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Business in Society Report

What does good business look like in the age of AI? In this second annual Bentley-Gallup survey, we asked 5,458 people across America where they think businesses are having a positive impact – and where they are coming up short. Here is one of the key findings.

55% of Americans say businesses should speak out about climate change but only 19% want their opinions on political candidates

Do you think businesses should take a public stance on these topics?

Percentage responding "yes"
Do you think businesses should take a public stance on these topics? 

"Some consumers are becoming 'controversy-weary.' They don’t want to be confronted by companies' stances on controversial issues while shopping for milk or diapers. And for companies in tune with GenZers’ preference for companies to take stances on social issues, it’s tricky because even the best-intentioned companies often lack the tools or corporate culture to do it effectively."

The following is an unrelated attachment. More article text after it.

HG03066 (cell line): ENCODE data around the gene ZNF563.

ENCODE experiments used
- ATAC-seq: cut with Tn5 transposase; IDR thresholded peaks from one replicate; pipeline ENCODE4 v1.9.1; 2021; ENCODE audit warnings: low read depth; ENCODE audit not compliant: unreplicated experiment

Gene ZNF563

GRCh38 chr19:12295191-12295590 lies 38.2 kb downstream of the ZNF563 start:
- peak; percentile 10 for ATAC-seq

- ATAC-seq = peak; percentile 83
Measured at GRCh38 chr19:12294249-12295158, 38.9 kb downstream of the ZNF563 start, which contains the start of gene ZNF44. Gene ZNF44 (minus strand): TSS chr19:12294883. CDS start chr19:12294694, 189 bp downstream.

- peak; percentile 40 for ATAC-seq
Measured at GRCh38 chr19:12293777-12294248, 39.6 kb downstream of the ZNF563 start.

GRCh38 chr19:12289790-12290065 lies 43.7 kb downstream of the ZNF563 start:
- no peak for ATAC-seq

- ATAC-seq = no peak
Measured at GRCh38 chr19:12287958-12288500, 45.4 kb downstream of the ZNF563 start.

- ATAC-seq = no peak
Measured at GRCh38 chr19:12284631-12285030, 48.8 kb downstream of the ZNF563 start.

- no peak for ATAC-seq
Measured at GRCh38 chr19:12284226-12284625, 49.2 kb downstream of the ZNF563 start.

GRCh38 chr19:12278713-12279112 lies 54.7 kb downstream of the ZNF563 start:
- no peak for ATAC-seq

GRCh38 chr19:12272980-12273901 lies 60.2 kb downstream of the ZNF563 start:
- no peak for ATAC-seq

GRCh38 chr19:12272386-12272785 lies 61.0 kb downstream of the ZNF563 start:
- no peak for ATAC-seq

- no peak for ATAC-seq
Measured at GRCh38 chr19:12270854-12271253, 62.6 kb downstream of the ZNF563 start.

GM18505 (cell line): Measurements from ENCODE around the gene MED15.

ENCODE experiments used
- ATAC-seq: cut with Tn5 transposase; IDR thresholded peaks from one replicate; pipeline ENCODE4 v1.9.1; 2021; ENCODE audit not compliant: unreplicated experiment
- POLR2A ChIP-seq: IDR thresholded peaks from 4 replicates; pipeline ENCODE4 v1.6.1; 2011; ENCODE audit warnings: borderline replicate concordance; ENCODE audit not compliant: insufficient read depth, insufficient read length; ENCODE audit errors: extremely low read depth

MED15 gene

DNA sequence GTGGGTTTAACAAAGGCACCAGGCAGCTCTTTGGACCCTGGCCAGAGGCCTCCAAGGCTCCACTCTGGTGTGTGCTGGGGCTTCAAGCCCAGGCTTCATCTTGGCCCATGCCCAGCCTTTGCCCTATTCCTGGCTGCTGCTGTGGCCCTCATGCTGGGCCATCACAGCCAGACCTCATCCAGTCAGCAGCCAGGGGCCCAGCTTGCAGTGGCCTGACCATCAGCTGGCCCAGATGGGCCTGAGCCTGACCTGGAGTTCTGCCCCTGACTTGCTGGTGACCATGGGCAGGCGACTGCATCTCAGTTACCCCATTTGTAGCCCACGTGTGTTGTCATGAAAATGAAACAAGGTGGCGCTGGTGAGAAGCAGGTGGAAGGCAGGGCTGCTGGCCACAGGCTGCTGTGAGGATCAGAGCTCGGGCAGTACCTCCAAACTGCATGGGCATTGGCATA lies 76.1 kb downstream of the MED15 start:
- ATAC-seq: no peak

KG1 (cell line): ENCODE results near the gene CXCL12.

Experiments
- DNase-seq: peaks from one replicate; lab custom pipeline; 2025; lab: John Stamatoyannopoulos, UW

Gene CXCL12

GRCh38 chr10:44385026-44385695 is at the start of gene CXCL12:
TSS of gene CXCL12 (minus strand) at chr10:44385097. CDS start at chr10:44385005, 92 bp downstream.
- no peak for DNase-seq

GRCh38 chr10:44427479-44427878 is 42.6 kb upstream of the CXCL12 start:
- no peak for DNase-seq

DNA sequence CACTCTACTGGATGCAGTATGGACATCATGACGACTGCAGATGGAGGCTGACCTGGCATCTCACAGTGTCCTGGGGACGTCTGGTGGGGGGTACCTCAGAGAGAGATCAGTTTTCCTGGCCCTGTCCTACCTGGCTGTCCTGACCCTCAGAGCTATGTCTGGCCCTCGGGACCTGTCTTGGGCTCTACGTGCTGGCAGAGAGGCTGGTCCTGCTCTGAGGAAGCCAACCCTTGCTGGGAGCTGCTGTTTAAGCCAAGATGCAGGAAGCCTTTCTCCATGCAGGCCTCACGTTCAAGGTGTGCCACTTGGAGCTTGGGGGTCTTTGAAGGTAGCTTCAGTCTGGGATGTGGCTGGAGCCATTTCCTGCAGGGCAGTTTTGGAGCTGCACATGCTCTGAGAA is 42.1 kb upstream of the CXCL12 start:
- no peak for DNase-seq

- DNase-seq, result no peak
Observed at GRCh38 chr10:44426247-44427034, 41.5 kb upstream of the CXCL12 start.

Susan Dobscha
Professor of Marketing
Bentley University

"Americans historically have perceived partisanship as unseemly. They’re uncomfortable when politics is pushed on them in non-political spaces like while they’re at work, shopping at the mall or when a campaign commercial comes on during their favorite TV show. Companies taking public stances on controversial topics? No, thanks. On the majority of issues, most people prefer that they stick to business."

Jeff Gulati 
Professor of Political Science
Bentley University

Should companies take a public stance?

A new paper based on the Bentley-Gallup survey findings reveals that Americans want companies to speak out on climate change and mental health but not on religion and political candidates. 

Read the Paper

Speaker at podium in front of audience